i'm afraid i'm totally ignorant about ASLR and Perma-DEP. could you point me to something gentle i could read and maybe elaborate a little on why you think this would be useful?
I don't know what you'd consider "gentle". Microsoft seems to have gone out of their way to confuse anyone attempting to use either CPU-based or compiler-based software protection techniques.
There's an MSDN article here
that explains some of the code protection techniques MSVC offers. Unfortunately, Microsoft can't decide whether it's Address Space Layout Randomization (ASLR) or "dynamic base" or "image randomization". Also, while they differentiate between the NX execute-protection CPU instruction and "SafeSEH" in the article, Windows does not
. Windows offers "Data Execution Prevention", occasionally calls it NX (as in the NT6 bootloader), and combines both NX and "SafeSEH" for anything selected for protection with "DEP".
Wikipedia may actually be a considerably better reference:http://en.wikipedia....Execution_Preventionhttp://en.wikipedia....on#Microsoft_Windows
The extremely short version I can offer: the NX instruction is used to mark memory ranges as non-executable; if someone successfully inserts malicious instructions into an NX-marked data (non-code) area and successfully sets the instruction pointer there, the CPU should throw an exception and refuse to execute the non-code.
SafeSEH is next to worthless, but very good at breaking applications that weren't compiled for it. This is why "DEP" was introduced in WinXPSP2, but Win7 still doesn't enable it by default, and I assume 7SP1 won't, either.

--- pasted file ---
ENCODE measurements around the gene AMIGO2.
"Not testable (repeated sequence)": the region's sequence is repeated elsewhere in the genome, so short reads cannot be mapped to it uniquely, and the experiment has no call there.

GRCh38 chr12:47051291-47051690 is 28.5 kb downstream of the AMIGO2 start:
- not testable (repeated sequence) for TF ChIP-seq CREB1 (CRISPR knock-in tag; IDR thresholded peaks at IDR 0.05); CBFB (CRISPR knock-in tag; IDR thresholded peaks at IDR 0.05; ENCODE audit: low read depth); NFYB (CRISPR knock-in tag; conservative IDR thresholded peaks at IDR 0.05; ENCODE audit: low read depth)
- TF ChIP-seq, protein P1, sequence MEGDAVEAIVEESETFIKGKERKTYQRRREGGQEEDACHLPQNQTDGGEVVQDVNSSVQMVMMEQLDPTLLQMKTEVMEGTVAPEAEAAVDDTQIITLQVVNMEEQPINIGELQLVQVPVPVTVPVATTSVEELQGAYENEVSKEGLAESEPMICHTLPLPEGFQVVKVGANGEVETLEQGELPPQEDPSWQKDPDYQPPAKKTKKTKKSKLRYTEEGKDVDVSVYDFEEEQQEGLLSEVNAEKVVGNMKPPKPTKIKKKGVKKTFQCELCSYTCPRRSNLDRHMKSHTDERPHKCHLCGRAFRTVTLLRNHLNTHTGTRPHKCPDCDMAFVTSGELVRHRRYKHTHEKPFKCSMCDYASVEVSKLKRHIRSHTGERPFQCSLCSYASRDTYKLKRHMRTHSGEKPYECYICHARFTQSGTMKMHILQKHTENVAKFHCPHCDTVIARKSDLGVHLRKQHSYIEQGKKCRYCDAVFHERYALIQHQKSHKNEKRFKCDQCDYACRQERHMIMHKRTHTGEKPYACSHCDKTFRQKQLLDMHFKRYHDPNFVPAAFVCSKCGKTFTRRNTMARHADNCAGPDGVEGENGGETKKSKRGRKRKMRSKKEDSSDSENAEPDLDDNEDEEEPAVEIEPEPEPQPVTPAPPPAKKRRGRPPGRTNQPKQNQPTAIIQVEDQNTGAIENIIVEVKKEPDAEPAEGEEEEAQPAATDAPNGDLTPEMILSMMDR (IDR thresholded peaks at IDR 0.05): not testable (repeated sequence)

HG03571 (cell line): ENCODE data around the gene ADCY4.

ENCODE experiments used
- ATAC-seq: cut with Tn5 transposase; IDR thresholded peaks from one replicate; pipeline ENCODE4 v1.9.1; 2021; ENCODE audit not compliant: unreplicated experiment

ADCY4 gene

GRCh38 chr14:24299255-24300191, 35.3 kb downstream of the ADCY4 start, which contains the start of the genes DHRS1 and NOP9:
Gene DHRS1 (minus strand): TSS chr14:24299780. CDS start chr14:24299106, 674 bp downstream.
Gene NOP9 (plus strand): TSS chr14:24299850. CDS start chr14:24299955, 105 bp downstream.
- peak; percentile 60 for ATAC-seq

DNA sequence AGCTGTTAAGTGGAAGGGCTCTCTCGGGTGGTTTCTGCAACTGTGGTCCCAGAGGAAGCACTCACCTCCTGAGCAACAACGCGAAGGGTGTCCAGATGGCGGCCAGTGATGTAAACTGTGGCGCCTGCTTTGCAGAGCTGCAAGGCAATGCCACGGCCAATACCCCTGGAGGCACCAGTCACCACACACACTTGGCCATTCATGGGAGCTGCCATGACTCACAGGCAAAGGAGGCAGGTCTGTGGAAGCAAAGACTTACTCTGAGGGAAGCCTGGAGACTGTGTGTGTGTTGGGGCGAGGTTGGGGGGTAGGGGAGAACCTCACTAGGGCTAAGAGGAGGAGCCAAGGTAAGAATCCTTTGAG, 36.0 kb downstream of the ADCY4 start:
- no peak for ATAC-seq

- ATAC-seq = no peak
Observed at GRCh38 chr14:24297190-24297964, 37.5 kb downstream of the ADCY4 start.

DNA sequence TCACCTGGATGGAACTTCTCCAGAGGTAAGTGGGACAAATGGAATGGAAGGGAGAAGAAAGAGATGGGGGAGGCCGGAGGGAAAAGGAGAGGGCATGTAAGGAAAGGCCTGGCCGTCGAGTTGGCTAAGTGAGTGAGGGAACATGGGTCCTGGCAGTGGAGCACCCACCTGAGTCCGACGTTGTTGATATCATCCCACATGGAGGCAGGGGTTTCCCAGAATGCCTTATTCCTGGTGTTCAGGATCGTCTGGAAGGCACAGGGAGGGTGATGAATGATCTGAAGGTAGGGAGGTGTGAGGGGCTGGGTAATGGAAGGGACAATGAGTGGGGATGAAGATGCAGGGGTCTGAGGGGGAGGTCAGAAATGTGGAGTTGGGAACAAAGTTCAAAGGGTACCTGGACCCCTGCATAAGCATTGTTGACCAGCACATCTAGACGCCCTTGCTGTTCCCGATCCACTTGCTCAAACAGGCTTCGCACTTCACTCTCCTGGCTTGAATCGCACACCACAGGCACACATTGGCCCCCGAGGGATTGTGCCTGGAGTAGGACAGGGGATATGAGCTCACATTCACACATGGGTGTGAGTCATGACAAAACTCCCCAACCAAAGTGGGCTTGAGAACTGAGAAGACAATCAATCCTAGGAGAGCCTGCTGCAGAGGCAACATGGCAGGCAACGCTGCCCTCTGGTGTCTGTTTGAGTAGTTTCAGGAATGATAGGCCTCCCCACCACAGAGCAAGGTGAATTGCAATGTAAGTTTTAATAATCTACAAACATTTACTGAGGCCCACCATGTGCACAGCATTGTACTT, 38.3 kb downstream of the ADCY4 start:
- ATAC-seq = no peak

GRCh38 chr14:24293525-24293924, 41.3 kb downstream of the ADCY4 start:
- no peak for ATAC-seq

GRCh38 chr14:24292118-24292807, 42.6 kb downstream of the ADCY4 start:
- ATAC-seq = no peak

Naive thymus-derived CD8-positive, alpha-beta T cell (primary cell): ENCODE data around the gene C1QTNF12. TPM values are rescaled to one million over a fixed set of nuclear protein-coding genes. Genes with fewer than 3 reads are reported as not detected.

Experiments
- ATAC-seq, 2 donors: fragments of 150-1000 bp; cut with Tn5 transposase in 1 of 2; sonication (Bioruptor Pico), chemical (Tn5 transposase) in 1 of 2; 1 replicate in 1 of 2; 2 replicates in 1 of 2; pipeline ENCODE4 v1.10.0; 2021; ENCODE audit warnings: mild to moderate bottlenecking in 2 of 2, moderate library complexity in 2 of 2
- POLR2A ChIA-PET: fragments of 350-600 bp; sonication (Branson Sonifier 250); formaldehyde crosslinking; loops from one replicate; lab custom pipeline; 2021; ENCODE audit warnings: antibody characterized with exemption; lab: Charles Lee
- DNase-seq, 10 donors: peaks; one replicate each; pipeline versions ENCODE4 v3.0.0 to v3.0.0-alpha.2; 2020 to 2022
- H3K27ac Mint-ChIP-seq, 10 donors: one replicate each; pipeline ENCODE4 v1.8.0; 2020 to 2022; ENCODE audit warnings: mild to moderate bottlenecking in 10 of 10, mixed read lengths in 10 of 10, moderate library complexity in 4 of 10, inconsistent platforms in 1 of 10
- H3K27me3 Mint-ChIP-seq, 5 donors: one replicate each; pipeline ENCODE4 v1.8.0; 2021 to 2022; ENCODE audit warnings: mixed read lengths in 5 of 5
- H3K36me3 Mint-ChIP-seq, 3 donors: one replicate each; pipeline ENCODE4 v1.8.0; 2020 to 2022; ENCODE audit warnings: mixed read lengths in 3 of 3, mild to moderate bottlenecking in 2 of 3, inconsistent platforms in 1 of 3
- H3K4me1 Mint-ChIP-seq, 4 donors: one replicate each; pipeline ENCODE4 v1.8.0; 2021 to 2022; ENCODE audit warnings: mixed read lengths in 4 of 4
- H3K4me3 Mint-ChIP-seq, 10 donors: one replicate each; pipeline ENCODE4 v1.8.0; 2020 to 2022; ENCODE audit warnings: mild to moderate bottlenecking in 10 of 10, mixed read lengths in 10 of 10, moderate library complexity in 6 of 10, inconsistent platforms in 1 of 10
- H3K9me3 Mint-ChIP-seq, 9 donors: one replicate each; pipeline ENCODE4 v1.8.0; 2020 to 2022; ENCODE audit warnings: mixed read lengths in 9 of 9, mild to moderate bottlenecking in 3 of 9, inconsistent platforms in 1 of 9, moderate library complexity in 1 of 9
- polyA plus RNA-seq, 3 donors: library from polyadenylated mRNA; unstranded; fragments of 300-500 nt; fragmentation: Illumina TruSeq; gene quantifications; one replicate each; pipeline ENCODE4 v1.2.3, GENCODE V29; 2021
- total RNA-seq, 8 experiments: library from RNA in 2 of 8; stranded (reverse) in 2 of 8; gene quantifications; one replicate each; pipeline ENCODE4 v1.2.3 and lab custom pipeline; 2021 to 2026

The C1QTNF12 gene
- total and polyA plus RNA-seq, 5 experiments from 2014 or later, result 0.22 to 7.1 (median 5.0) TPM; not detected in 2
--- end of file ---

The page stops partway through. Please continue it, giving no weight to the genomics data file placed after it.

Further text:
ASLR, depending on exact implementation (Windows' is partial for performance reasons), can place various code *and* data into totally random memory address ranges. This way, anyone successfully injecting malicious code into the in-RAM, executing image of your app will either be unable to reliably predict where the malicious code went, and thus be unable to set the instruction pointer to it, or will have to work considerably harder to locate and execute it.
These are the two big ones: the MSDN article mentions one or two other code protection techniques (mostly free just by enabling switches in MSVC), but most focus ends up on "DEP", NX, ASLR.
Major caveat: ASLR on Win32 gives you only a 3.2-3.5GB address space to search, so it's very close to not worth doing. This is part of the reason I'm asking for a native Win64 build.
Wrap-up: assuming you're using MSVC, and at least 2005SP1, or that you can/could build with MSVC Express (free), NX, ASLR, and the other techniques mentioned in the MSDN article are effectively free; it should be a matter of switching on flags when building your project.
Postscript: From my testing, I don't think you'd need any recoding. I've been experimenting with Microsoft's EMET 2.0
release: FARR2 and DCU are reported as running with full EMET-enforced protections and display no abnormalities.